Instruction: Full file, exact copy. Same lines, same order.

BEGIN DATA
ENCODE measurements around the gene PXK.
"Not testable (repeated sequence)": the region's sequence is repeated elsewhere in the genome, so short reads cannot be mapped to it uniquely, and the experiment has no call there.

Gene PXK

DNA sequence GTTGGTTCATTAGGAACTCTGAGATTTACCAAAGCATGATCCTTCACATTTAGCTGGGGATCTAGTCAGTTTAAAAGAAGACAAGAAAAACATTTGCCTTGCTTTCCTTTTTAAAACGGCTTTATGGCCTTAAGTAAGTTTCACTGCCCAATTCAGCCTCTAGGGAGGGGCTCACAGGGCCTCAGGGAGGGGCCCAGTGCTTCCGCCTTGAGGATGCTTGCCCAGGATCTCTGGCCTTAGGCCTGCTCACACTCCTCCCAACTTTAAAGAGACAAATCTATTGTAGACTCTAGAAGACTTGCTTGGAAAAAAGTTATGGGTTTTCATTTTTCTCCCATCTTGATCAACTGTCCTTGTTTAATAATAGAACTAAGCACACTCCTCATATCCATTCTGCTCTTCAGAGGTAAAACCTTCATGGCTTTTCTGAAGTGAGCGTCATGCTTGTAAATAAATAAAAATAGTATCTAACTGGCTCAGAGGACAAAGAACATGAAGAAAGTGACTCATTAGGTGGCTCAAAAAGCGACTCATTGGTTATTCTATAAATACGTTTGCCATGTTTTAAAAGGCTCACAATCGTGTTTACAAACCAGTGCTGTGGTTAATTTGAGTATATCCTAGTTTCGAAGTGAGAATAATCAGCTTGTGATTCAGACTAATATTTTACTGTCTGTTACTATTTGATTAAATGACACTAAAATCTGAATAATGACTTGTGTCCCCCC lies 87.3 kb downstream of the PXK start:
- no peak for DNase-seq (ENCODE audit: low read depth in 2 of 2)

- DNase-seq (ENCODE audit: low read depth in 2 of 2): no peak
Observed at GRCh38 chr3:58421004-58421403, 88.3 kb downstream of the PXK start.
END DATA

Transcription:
ENCODE measurements around the gene PXK.
"Not testable (repeated sequence)": the region's sequence is repeated elsewhere in the genome, so short reads cannot be mapped to it uniquely, and the experiment has no call there.

Gene PXK

DNA sequence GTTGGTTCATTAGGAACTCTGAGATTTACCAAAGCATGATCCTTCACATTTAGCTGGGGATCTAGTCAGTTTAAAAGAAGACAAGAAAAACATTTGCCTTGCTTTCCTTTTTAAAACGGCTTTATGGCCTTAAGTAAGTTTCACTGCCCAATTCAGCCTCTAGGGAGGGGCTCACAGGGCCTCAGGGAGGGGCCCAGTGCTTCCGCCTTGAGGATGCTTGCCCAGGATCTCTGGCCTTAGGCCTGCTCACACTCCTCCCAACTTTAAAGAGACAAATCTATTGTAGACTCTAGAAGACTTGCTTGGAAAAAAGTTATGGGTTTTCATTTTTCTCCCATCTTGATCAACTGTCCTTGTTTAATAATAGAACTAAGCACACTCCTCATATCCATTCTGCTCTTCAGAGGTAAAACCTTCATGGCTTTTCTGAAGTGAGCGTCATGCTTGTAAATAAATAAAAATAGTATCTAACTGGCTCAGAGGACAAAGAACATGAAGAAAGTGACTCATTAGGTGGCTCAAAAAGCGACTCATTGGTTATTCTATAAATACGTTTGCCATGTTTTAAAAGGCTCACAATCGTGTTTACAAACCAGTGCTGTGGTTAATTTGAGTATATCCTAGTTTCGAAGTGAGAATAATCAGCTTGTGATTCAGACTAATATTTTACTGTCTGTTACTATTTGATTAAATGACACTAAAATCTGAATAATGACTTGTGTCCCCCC lies 87.3 kb downstream of the PXK start:
- no peak for DNase-seq (ENCODE audit: low read depth in 2 of 2)

- DNase-seq (ENCODE audit: low read depth in 2 of 2): no peak
Observed at GRCh38 chr3:58421004-58421403, 88.3 kb downstream of the PXK start.